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For our next several posts, we will be reviewing a powerful address by Benjamin B. Warfield, titled THE RELIGIOUS LIFE OF THEOLOGICAL STUDENTS. Dr. Warfield, who was himself a graduate of Princeton Theological Seminary (class of 1876), served as Professor of Didactic and Polemic Theology there from 1887 until his death in 1921. His address on the religious life of seminary students was originally delivered before the Autumn Conference at Princeton, on October 4, 1911. Today our post will look at an opening portion of the address, in which he discusses what is called the doctrine of vocation, and while his focus is on seminary students and their call to the ministry, this same doctrine of vocation is fully applicable to the rest of us, whatever our calling in life.


Perhaps the intimacy of the relation between the work of a theological student and his religious life will nevertheless bear some emphasizing. Of course you do not think religion and study incompatible. But it is barely possible that there may be some among you who think of them too much apart—who are inclined to set their studies off to one side, and their religious life off to the other side, and to fancy that what is given to the one is taken from the other. No mistake could be more gross. Religion does not take a man away from his work; it sends him to his work with an added quality of devotion. We sing—do we not?—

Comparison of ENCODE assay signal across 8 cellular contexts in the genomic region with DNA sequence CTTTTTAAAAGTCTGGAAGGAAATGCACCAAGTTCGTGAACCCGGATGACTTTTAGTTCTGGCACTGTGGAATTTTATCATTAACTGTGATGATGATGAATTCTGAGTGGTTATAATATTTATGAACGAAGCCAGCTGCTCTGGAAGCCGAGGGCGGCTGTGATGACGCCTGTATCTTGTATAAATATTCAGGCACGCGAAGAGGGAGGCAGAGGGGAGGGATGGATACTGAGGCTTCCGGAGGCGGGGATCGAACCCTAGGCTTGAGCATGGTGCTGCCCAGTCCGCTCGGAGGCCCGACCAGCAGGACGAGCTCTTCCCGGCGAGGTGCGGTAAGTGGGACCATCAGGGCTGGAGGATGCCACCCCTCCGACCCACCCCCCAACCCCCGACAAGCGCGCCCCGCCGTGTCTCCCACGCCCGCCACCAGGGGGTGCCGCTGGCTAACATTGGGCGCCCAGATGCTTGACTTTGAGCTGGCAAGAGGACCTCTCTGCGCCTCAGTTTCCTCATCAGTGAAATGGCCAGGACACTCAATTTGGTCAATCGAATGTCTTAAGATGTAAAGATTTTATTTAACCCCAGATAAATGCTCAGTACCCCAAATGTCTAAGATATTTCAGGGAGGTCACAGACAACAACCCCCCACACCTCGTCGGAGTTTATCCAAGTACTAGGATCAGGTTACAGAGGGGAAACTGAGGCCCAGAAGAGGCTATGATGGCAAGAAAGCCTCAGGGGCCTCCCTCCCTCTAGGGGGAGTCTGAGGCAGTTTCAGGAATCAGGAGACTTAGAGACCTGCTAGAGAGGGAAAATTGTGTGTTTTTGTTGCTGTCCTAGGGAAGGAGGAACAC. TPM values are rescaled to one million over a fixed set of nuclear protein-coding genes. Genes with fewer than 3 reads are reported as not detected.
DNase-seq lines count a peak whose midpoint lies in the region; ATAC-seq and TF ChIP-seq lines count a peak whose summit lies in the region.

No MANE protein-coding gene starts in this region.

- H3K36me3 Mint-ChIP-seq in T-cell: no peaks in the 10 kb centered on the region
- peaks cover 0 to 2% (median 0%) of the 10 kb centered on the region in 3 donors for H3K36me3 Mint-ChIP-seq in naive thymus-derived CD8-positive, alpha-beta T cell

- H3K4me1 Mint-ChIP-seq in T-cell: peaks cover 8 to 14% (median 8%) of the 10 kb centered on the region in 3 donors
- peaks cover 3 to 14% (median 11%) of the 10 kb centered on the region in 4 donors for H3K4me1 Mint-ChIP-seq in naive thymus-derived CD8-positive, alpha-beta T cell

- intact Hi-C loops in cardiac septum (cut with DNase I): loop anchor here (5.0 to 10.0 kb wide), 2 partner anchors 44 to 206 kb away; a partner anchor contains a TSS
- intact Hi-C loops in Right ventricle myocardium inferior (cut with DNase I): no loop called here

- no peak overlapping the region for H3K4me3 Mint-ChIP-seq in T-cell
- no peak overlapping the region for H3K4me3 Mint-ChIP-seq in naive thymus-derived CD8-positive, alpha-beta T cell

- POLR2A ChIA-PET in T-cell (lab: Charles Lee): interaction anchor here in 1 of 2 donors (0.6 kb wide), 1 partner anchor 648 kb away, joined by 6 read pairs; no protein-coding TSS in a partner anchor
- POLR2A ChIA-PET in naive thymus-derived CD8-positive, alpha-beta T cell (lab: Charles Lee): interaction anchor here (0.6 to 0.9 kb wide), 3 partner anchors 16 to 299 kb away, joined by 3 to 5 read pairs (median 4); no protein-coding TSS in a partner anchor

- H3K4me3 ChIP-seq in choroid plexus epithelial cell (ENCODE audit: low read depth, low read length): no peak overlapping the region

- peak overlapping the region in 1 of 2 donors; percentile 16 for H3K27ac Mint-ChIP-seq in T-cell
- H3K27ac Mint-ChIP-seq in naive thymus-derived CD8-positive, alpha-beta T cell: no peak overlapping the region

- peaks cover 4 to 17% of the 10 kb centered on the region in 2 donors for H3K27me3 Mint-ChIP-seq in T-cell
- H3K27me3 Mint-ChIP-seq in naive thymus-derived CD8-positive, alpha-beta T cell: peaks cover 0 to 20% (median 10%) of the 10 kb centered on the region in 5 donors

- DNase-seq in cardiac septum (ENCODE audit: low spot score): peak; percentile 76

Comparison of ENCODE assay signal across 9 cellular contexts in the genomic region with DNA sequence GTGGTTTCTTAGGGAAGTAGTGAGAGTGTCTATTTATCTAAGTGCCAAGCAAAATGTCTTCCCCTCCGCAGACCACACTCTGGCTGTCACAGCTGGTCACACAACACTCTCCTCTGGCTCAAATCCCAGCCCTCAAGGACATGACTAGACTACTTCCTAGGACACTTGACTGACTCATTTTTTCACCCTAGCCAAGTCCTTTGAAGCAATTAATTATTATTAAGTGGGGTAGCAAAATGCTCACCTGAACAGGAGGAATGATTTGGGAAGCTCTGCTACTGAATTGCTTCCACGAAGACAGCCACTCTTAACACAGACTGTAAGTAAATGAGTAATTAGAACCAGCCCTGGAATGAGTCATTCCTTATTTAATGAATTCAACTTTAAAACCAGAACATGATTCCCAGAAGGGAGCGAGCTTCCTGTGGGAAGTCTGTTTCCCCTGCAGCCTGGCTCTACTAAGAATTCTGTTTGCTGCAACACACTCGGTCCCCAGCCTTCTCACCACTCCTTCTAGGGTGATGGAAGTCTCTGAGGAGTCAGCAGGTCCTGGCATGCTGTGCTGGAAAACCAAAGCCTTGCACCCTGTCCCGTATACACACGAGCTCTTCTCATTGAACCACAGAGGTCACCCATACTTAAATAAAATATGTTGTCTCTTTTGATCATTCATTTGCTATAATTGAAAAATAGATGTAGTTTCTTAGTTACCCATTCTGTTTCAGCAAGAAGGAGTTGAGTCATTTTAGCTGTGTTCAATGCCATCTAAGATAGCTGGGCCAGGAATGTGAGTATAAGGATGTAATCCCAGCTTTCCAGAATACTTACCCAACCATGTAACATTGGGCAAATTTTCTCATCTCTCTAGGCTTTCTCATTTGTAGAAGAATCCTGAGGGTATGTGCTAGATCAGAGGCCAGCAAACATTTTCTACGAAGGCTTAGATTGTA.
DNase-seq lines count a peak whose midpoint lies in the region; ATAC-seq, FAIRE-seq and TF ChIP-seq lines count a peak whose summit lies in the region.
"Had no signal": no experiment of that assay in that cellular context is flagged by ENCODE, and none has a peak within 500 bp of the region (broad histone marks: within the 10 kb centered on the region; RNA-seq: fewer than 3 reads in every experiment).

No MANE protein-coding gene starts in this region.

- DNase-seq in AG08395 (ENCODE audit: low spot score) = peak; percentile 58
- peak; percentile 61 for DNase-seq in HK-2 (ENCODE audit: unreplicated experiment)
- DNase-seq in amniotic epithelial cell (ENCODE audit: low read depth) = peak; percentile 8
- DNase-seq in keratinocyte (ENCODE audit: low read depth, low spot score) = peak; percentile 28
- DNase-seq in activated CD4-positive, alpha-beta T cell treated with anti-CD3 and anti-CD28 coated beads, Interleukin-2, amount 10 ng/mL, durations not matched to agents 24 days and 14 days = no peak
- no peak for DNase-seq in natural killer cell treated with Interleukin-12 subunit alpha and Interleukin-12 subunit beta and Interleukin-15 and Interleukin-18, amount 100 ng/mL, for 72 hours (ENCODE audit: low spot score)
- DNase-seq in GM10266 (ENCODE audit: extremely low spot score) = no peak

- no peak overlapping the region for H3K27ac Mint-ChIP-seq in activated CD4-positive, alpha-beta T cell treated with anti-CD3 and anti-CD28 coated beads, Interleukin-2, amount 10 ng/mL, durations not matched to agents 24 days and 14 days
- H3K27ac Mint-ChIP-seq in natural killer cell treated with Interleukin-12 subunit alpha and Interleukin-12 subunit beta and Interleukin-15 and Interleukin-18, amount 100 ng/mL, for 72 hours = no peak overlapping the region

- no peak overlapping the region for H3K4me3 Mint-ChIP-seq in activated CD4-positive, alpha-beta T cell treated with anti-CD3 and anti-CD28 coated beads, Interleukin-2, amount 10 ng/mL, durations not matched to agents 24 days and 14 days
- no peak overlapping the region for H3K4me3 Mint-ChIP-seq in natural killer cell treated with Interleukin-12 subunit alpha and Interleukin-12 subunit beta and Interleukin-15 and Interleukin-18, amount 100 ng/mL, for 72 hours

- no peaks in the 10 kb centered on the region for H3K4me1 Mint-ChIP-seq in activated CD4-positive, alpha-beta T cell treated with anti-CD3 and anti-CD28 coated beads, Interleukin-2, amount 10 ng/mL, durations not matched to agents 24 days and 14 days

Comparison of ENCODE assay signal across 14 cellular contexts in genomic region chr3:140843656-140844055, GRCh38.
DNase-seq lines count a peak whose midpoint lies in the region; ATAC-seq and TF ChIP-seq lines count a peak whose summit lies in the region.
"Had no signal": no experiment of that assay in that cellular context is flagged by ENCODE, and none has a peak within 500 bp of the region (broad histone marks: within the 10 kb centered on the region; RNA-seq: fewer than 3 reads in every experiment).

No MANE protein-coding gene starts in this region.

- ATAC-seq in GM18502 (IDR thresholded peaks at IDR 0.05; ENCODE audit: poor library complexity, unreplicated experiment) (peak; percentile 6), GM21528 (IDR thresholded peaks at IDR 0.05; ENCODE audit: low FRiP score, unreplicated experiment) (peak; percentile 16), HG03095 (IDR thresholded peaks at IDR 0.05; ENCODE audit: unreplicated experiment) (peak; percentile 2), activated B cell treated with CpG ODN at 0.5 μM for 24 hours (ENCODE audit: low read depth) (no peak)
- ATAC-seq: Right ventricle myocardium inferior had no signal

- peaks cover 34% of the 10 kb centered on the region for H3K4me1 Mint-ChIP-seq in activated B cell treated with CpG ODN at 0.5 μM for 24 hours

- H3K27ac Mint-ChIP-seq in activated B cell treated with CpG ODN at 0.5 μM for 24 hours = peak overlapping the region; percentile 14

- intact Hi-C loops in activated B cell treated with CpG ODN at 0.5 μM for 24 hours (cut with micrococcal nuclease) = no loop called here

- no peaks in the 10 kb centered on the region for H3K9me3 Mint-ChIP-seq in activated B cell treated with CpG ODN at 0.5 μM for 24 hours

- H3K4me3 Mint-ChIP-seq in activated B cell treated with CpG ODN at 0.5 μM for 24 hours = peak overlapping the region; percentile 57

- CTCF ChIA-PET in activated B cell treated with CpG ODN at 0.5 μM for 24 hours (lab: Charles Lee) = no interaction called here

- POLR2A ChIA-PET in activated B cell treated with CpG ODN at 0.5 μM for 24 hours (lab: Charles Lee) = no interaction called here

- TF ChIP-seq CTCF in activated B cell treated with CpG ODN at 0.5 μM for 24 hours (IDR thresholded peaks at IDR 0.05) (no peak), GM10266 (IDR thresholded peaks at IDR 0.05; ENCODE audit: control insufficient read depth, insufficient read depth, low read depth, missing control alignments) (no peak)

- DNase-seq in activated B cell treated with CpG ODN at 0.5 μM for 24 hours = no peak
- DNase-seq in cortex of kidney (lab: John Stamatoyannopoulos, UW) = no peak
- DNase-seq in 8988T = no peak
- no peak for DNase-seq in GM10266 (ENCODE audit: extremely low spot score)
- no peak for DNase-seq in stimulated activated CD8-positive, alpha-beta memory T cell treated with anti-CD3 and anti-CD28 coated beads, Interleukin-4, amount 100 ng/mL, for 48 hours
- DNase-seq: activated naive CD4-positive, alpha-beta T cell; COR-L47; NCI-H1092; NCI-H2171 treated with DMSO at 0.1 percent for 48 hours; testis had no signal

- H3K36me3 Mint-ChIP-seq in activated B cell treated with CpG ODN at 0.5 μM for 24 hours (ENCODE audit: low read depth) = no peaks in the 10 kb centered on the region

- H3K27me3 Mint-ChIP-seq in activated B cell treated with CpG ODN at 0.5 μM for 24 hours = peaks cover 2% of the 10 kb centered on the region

Teach me, my God and King,
In all things Thee to see—
And what I do in anything,
To do it as for Thee.

If done t’ obey Thy laws,
E’en servile labors shine,
Hallowed is toil, if this the cause,
The meanest work divine.

It is not just the way George Herbert wrote it. He put, perhaps, a sharper point on it. He reminds us that a man may look at his work as he looks at a pane of glass—either seeing nothing but the glass, or looking straight through the glass to the wide heavens beyond. And he tells us plainly that there is nothing so mean but that the great words, “for thy sake,” can glorify it:

A servant, with this clause,
Makes drudgery divine,
Who sweeps a room as for Thy laws,
Makes that, and the action, fine.

But the doctrine is the same, and it is the doctrine, the fundamental doctrine, of Protestant morality, from which the whole system of Christian ethics unfolds. It is the great doctrine of “vocation,” the doctrine, to wit, that the best service we can offer to God is just to do our duty—our plain, homely duty, whatever that may chance to be. The Middle Ages did not think so; they cut a cleft between the religious and the secular life, and counseled him who wished to be religious to turn his back on what they called “the world,” that is to say, not the wickedness that is in the world— “the world, the flesh and the devil,” as we say—but the work-a-day world, that congeries of occupations which forms the daily task of men and women, who perform their duty to themselves and their fellowmen. Protestantism put an end to all that. As Professor Doumergue eloquently puts it,

“Then Luther came, and, with still more consistency, Calvin, proclaiming the great idea of vocation, an idea and a word which are found in the languages of all the Protestant peoples—Beruf, Calling, Vocation—and which are lacking in the languages of the peoples of antiquity and of medieval culture. Vocation—it is the call of God, addressed to every man, whoever he may be, to lay upon him a particular work, no matter what. And the calls, and therefore also the called, stand on a complete equality with one another. The burgomaster is God’s burgomaster; the physician is God’s physician; the merchant is God’s merchant; the laborer is God’s laborer. Every vocation, liberal, as we call it, or manual, the humblest and the vilest in appearance as truly as the noblest and the most glorious, is of divine right.”